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Sunday, May 29, 2016

Last week, the Integrity Commission published a Notice in the daily newspapers providing a list of names of people in public life “who have failed to file Declarations of Income, Assets and Liabilities and Statements of Registrable Interests with the Integrity Commission.”

The list of names covers the period 2003–2014 and reveals a wide cross section of people who are drawn from all political persuasions or no identifiable persuasion.

Many of the people named have been cited before in this annual exercise carried out by the Integrity Commission. This is a continuing process and apparently there has been little success in having these people file their declarations and statements with the commission over the 12-year period covered by the revelation of these names.

On the flip side of this, there have been very few prosecutions against people in relation to failure to make certain declarations over the years. Only two Wednesdays ago, former minister of energy in the Panday administration, Finbar Gangar, had the charges laid against him dismissed.

He had been carrying that burden since June 2004, when he was charged under the Integrity in Public Life Act in respect of allegations that he failed to make certain declarations. The best that the State could say when the matter came up for hearing for the umpteenth time was that the prosecution had no evidence to offer against the accused. 

According to reporter Derek Achong writing in the Guardian on May 19 instant:

“Former Government Minister Finbar Gangar yesterday was freed of two charges for failing to declare his foreign bank accounts to the Integrity Commission. Magistrate Christine Charles discharged Gangar in the Port-of-Spain Magistrates’ Court after prosecutors from the Office of the Director of Public Prosecutions (DPP) indicated that they could offer no evidence against him. State prosecutor Norma Peters explained to Charles her office had evidential issues due to the protracted charges which were laid on Gangar almost 12 years ago.”

Between the list of names of people in public life published last week and the decision of the magistrate in the Finbar Gangar matter the week before, it is very apparent that the entire integrity process in this country is in shambles. The fact that the best that the State could do after 12 years of prosecution is to offer no evidence against the accused says it all.

However, Finbar Gangar is not the only person to be faced with a lengthy prosecutorial process. Former prime minister Basdeo Panday also had his fair share of difficulties with allegations of failure to declare assets and liabilities to the Integrity Commission before he was finally discharged in 2012 by Magistrate Marcia Murray and the subsequent application for judicial review against Murray’s decision by the DPP was dismissed by Justice James Aboud in 2014.

Basdeo Panday was charged on September 18, 2002, in the midst of the 2002 general election campaign. The general election was held on October 7, 2002, and the laying of the charges during that campaign had an impact on the court of public opinion on election day, long before the law courts handled his matter.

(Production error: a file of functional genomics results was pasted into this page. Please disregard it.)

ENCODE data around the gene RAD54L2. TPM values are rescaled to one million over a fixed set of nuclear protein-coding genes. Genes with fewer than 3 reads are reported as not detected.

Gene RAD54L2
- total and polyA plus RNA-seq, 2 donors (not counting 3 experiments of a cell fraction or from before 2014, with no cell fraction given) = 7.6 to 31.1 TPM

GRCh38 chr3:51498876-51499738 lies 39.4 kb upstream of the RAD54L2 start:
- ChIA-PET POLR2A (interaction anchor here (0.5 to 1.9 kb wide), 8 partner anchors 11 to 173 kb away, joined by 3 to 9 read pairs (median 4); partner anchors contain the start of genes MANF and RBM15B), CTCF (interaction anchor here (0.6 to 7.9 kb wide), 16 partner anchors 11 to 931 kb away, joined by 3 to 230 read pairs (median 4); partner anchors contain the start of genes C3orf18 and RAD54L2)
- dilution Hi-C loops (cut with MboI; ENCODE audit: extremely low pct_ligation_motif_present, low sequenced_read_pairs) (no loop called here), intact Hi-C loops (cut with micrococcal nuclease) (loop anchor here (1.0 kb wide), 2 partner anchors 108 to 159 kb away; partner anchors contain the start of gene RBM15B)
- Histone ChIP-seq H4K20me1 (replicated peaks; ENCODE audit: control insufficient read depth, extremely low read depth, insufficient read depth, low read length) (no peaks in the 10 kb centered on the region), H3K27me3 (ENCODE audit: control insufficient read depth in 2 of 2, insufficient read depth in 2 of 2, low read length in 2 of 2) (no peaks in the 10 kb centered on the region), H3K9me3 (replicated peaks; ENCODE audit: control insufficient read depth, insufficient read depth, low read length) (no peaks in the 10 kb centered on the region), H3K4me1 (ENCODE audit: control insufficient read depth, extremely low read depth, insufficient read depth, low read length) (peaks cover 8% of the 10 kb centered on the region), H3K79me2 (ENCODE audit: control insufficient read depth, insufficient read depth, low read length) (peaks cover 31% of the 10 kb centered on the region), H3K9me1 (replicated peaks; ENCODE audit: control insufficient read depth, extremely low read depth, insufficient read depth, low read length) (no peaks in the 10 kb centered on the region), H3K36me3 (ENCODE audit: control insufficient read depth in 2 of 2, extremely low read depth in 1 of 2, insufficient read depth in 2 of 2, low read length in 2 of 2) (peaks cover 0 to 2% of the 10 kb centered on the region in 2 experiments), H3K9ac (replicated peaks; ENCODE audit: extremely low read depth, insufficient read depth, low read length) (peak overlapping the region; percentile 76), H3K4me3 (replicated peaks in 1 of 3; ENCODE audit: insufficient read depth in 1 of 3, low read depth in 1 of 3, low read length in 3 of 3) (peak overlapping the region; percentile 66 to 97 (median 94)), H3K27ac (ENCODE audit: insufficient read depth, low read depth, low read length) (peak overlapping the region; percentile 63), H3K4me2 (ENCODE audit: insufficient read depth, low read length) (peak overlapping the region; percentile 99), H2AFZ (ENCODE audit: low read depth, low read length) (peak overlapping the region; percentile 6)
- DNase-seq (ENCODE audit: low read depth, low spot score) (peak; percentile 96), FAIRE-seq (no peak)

The case started before then chief magistrate Sherman Mc Nicholls in 2003 and the case did not actually commence until March 2006, after a constitutional motion by Panday had been dismissed in the interim. On April 24, 2006, Mc Nicholls found Panday guilty of the charges and sentenced him to two years in jail with hefty fines.

Panday appealed the conviction and on March 20, 2007, the Court of Appeal overturned the conviction imposed by Mc Nicholls on the ground of bias by Mc Nicholls against Panday and ordered a retrial. The retrial was opposed by Panday who appealed to the Privy Council and they dismissed his appeal on April 9, 2008.

In a related matter, the State discontinued its prosecution against then chief justice Satnarine Sharma on March 5, 2007, because its star witness Mc Nicholls went into the witness box to give evidence against Sharma and then refused to do so causing the case to collapse. 

Meanwhile, the retrial ordered by the Court of Appeal for Panday was listed for July 31, 2007, before Magistrate Ejenny Espinet. Panday sought judicial review of her refusal to recuse herself. Madam Justice Judith Jones overturned Espinet’s decision on November 24, 2009, and referred it to another magistrate.

On June 13, 2011, the second retrial started before Magistrate Marcia Murray and on June 26, 2012, she dismissed the case against Panday on the ground of abuse of process as the Integrity Commission had failed to appoint a tribunal to investigate the allegations against Panday before prosecution.

Instead of an appeal, the DPP proceeded by way of judicial review which was filed on September 21, 2012 and on April 11, 2014, Mr Justice James Aboud refused the grant of any order permitting a continuation of the prosecution against Panday.

After 12 years in the court system, both UNC public officials, Basdeo Panday (2002-2014) and Finbar Gangar (2004-2016), eventually got closure either on the ground of abuse of process or no evidence being offered.


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